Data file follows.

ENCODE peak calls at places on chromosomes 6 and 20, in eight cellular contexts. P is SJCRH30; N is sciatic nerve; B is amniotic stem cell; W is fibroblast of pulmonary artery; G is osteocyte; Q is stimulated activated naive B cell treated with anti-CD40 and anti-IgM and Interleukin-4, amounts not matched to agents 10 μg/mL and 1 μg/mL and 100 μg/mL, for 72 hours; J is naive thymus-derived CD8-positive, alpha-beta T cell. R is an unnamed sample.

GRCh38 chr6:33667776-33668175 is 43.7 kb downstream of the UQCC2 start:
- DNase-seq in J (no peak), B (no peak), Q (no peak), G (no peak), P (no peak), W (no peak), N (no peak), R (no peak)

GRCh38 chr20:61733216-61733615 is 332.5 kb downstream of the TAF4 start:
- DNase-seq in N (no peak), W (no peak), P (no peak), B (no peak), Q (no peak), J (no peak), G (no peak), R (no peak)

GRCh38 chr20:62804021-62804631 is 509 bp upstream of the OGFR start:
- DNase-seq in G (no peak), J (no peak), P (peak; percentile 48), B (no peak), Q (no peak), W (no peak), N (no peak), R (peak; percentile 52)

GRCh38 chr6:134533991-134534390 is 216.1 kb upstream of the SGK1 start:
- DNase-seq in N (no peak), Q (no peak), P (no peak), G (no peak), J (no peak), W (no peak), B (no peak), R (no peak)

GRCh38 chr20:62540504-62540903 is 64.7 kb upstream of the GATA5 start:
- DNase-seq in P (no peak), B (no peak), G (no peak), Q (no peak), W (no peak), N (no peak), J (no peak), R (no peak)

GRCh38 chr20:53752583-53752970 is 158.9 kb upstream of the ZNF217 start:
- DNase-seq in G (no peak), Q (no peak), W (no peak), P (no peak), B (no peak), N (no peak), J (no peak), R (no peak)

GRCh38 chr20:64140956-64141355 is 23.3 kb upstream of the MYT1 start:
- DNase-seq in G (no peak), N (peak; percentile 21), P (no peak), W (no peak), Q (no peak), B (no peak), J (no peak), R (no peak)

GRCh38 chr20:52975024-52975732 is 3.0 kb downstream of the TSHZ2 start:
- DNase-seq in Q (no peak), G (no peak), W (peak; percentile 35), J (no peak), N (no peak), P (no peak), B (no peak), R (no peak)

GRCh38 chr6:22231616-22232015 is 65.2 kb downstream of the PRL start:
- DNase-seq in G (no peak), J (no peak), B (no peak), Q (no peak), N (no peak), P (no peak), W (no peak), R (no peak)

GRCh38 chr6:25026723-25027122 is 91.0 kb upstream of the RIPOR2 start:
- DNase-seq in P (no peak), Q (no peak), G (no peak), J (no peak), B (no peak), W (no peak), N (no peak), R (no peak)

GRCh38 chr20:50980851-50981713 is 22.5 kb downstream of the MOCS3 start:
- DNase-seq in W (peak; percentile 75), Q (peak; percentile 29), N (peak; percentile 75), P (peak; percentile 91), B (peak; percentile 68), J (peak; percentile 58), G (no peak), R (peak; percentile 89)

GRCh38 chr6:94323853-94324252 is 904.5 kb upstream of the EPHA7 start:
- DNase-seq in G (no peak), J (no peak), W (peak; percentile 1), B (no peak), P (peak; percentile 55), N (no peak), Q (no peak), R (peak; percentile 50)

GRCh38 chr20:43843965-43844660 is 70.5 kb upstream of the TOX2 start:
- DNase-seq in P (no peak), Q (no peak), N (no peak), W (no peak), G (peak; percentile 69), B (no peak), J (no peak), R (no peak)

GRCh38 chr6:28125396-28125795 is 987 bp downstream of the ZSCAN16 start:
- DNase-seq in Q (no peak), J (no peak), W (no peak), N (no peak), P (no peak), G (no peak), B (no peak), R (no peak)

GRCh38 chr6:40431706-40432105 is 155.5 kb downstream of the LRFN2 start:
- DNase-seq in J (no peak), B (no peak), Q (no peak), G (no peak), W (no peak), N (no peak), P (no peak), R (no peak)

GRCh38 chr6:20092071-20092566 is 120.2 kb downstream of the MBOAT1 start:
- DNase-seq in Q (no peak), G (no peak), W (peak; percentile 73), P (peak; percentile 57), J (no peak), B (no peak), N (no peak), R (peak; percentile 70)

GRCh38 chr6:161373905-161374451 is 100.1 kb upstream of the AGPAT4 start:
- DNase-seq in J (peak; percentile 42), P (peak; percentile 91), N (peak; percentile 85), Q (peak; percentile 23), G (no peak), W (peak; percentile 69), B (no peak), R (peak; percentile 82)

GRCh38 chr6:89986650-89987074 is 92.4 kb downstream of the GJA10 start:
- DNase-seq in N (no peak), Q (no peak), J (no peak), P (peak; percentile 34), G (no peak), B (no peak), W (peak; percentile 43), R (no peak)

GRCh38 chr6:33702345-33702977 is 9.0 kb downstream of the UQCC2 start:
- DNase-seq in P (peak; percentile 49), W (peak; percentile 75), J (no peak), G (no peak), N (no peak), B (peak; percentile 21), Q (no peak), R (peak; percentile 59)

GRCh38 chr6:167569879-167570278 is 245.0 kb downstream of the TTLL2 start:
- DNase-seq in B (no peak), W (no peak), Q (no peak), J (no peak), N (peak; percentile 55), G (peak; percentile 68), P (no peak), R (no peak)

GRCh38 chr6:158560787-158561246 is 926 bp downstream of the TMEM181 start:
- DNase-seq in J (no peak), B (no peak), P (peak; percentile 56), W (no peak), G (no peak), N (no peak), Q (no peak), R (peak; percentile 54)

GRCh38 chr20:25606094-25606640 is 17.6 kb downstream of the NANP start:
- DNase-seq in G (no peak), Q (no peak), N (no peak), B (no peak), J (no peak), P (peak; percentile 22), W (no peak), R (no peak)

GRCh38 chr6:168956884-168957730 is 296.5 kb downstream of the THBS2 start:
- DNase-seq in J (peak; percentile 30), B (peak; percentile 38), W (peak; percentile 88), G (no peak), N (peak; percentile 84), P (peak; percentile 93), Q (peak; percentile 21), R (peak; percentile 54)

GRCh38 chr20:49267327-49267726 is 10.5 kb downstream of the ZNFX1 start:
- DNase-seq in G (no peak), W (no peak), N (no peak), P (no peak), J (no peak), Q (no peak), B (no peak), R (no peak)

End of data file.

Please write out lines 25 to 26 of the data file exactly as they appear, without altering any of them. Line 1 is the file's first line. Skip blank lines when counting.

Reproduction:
- DNase-seq in G (no peak), J (no peak), W (peak; percentile 1), B (no peak), P (peak; percentile 55), N (no peak), Q (no peak), R (peak; percentile 50)

GRCh38 chr20:43843965-43844660 is 70.5 kb upstream of the TOX2 start: